Southeast Awarded National Science Foundation Research Grant

2013_loc_Academic HallCAPE GIRARDEAU, Mo., July 16, 2008 – Southeast Missouri State University chemistry professor Dr. Rachel Morgan Theall has been awarded a $100,000 grant under the National Science Foundation’s (NSF) Discovery Corps Fellowships program to conduct research relating to attitudes and understanding of forensic science and teaching forensic science concepts.

The funds will also be used to provide professional development workshops for area middle and high school teachers regarding inquiry-based laboratory activities that effectively relate the concepts of forensic chemistry to their students.  Morgan Theall will build her southeast Missouri program on similar work she conducted at the University of Arizona in conjunction with the Flandreau Science Center, when she first developed the “Science in the City” project and several interactive science exhibits.

“Quality education relies on information and advancements in knowledge produced by researchers in a laboratory.  The classroom is my laboratory,” Morgan Theall said. “The research that can now be conducted because of this award will help to link cutting-edge science research and education research with science classrooms, specifically in the area of forensic chemistry.”

Leveraging the increased popularity of crime dramas such as “CSI,” “Law and Order” and “Cold Case,” the first “Science in the City Workshop” will focus on forensic chemistry for grades 5-12 teachers and will tie together Southeast Missouri State’s chemistry degree programs and faculty expertise with educational materials and experiments for participating students, the community and area schools.  Very little current, peer-reviewed material has been developed for middle and high school teachers to use in the area of forensic chemistry, but the general public is bombarded with images of forensics through the crime television programs.

Morgan Theall’s research agenda and workshops will help identify and address some of the common misconceptions about forensic chemistry and will offer educators practical tools and activities that can be used to teach middle and high school students about forensic chemistry as well as advise the forensic chemistry programs at the University.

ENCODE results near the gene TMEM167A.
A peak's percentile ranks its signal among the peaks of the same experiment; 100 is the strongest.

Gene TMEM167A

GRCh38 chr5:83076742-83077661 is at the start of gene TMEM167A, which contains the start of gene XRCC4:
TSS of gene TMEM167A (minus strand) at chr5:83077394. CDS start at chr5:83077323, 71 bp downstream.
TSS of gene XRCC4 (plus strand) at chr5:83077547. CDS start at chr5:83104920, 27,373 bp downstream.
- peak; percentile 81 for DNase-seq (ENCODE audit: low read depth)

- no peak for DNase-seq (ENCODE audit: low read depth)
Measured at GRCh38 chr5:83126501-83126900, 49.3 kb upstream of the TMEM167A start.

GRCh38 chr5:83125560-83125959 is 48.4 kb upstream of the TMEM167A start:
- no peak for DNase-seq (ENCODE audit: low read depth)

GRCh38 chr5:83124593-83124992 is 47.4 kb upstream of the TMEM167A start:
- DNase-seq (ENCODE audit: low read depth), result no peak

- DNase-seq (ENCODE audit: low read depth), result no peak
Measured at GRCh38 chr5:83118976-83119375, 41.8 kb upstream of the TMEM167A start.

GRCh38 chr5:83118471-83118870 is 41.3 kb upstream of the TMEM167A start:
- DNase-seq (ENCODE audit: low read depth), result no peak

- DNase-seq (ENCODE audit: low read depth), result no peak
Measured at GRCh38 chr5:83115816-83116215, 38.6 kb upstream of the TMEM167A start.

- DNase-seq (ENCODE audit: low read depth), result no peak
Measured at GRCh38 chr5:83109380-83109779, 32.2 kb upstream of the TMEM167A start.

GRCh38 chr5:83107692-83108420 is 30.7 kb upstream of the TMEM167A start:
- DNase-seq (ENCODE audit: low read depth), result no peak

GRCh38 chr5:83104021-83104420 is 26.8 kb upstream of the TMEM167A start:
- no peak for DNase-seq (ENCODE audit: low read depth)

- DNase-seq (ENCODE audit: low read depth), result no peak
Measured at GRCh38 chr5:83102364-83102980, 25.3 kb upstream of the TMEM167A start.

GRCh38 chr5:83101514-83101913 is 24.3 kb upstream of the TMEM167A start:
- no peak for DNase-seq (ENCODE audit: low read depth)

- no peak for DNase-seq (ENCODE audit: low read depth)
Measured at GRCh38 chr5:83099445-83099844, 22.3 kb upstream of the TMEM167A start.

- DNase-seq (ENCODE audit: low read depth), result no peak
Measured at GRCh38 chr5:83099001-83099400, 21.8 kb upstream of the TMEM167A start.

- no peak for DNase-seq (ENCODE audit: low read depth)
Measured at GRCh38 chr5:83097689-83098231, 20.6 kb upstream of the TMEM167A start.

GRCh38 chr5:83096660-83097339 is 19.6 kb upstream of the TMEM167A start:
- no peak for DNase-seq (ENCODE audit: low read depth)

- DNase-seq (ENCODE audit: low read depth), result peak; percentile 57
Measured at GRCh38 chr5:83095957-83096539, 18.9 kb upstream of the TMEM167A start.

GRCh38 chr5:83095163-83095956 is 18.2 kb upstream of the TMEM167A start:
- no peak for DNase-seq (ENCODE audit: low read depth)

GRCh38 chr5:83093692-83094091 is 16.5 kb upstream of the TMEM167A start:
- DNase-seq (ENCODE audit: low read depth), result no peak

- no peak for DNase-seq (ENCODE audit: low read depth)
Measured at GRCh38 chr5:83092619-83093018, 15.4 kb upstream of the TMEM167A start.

Morgan Theall joined the Department of Chemistry at Southeast Missouri State University in the fall of 2007.  She completed a doctoral degree in chemistry at Arizona State University in 2003.  As a graduate student in chemistry education, she received an NSF GK-12 Fellowship to work with teachers and high school students enrolled at an at risk school in downtown Phoenix.  Upon graduation, Morgan Theall developed inquiry science education materials on the science of information technology for the NSF funded Science and Technology Center on Materials and Devices for Information Technology Research.  At the time of her award in 2005, Morgan Theall became one of only six post- doctoral researchers to receive a NSF Discovery Corps Fellowship.  Her work for the Discovery Corps included studying the development of interactive science exhibits by high school students for Flandrau Science Center in Tucson, Ariz.

The Discovery Corps Fellowship program is intended to fund ambitious programs that fully integrate research, education, and professional service and that address areas of national need (including enhanced research capacity, workforce development and innovative linkages between chemistry and other fields).  In addition to funding post doctoral and senior level fellowships (10-plus years of service in chemistry), a maximum of five faculty development grants are awarded per year of which only three have been awarded to date.

Information for teachers interested in participating in the Science in the City Workshop series will be available this fall.